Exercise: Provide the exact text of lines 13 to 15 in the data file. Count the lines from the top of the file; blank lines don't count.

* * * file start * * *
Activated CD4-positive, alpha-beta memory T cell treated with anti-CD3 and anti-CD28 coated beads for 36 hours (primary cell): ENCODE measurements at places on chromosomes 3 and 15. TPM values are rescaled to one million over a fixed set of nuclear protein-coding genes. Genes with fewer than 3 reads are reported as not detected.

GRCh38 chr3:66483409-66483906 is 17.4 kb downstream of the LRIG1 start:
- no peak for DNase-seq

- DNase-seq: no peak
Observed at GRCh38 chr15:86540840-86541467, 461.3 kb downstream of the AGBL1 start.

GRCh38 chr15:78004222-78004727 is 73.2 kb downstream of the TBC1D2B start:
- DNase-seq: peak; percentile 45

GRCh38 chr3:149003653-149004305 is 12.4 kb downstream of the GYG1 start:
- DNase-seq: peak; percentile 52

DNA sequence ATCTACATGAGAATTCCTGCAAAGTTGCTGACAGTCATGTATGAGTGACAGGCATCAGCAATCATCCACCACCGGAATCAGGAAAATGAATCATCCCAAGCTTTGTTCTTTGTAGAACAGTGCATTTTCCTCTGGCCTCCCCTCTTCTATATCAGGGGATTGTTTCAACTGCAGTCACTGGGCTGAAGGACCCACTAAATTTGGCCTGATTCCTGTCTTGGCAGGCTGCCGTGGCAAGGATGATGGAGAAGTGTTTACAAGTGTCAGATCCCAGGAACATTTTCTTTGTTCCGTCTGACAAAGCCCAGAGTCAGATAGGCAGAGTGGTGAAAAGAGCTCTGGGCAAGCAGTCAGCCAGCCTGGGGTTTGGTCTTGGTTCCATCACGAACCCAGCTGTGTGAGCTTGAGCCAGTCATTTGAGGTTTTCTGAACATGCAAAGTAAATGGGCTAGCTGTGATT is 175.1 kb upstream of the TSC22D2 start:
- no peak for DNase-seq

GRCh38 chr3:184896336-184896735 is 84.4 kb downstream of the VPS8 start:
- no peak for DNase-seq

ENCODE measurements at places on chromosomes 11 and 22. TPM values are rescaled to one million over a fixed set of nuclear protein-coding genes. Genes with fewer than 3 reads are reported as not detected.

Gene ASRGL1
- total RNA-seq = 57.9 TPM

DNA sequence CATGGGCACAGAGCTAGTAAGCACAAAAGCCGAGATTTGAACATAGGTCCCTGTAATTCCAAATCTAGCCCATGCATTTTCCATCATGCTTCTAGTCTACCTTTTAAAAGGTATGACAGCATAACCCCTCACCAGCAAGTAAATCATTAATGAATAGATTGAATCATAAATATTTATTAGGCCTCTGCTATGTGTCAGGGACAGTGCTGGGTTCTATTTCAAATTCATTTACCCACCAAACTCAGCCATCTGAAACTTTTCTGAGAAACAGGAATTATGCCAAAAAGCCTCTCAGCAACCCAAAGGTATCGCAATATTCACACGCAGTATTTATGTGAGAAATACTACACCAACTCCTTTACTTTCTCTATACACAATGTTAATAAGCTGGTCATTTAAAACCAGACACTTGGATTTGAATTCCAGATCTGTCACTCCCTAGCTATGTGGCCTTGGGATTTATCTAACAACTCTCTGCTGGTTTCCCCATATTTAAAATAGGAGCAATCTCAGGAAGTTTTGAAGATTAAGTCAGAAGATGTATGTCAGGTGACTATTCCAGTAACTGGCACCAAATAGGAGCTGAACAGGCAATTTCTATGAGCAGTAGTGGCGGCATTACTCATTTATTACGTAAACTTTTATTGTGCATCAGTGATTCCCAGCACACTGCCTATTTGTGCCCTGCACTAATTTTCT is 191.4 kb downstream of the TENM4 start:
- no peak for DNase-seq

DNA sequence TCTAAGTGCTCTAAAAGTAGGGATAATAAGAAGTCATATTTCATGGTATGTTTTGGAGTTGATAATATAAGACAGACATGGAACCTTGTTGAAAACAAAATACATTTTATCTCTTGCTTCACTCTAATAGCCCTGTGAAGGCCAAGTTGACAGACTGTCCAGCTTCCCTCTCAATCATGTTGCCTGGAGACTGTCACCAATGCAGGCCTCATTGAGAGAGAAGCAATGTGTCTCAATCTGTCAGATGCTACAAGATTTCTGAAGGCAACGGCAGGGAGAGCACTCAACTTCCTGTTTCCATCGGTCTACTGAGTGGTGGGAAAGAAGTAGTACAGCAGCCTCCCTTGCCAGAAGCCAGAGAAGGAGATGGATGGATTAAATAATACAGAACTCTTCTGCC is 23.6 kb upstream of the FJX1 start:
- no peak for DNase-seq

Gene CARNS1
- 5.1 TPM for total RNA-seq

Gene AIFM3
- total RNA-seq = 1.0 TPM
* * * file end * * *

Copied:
- no peak for DNase-seq

ENCODE measurements at places on chromosomes 11 and 22. TPM values are rescaled to one million over a fixed set of nuclear protein-coding genes. Genes with fewer than 3 reads are reported as not detected.

Gene ASRGL1